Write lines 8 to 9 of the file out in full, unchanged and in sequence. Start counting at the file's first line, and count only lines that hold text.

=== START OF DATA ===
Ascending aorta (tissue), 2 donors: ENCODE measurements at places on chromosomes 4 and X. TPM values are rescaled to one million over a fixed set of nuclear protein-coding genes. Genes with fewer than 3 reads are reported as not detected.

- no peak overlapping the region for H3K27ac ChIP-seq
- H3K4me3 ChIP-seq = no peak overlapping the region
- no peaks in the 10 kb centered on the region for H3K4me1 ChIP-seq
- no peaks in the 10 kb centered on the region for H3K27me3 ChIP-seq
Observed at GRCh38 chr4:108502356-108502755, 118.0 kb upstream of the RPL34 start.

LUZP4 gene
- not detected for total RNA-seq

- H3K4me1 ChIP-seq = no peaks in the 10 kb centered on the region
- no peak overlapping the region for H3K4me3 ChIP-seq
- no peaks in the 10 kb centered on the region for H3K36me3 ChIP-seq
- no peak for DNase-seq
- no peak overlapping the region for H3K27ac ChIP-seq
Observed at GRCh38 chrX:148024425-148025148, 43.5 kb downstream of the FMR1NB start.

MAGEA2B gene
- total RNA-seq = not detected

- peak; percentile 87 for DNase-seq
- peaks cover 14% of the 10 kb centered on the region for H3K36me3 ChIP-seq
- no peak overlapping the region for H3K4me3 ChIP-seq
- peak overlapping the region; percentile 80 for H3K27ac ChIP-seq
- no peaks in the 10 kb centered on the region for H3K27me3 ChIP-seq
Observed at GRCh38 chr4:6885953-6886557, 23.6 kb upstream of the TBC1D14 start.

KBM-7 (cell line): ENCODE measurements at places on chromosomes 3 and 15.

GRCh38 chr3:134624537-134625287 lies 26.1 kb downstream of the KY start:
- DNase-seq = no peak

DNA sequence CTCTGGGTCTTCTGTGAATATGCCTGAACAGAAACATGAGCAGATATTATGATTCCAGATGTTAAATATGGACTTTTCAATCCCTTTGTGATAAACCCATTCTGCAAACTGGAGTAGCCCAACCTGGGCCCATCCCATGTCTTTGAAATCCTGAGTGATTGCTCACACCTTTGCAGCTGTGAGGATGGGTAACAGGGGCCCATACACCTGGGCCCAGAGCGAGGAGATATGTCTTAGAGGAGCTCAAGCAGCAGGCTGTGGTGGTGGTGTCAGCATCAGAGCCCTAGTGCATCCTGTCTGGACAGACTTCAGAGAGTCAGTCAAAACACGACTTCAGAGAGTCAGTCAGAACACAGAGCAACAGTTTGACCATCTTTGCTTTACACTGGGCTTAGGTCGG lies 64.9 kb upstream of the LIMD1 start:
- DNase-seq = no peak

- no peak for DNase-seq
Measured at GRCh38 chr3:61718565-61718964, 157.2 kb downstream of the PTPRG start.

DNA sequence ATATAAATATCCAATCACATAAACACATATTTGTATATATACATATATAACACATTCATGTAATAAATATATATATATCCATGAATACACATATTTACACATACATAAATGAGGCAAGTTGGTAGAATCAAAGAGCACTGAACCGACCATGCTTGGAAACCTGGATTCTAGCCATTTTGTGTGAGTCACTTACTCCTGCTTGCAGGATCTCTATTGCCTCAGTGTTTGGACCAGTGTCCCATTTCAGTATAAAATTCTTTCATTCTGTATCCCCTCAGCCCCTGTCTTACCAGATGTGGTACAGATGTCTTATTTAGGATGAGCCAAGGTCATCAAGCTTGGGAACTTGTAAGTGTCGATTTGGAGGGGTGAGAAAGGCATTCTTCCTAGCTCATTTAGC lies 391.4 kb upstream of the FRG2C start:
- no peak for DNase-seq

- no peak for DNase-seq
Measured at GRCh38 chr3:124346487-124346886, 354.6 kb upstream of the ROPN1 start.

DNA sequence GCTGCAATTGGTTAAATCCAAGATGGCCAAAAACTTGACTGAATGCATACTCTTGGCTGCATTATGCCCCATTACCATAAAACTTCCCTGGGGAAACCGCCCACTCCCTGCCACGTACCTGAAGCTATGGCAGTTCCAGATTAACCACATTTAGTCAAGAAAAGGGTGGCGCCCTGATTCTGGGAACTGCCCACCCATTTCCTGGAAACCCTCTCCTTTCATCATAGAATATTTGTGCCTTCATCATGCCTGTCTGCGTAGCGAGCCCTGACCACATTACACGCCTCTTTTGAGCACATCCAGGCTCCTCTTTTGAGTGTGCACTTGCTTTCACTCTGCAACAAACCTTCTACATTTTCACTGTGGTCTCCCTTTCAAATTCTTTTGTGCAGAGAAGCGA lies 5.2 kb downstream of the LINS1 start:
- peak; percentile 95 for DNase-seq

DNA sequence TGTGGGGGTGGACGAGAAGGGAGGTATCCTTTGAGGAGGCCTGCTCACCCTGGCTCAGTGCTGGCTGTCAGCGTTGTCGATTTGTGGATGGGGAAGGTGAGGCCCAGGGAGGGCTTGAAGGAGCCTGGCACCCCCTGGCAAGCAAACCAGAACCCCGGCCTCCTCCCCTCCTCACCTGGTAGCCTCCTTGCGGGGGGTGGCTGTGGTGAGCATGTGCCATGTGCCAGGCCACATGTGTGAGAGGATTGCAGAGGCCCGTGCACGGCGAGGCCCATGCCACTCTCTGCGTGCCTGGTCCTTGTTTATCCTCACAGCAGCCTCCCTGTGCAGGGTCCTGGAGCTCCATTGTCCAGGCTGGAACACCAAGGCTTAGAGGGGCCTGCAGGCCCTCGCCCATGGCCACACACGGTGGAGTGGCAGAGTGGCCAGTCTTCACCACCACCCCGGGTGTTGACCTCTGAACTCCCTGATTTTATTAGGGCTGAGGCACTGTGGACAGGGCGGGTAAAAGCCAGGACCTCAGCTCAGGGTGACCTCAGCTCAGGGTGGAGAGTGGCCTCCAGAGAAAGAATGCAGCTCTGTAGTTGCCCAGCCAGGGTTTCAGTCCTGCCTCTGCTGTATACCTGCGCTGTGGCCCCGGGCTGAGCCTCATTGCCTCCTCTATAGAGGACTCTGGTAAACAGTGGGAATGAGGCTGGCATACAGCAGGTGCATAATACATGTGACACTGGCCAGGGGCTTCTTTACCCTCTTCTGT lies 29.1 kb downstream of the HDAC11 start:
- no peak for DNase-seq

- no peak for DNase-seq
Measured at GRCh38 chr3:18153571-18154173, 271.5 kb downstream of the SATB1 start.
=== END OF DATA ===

- not detected for total RNA-seq

- H3K4me1 ChIP-seq = no peaks in the 10 kb centered on the region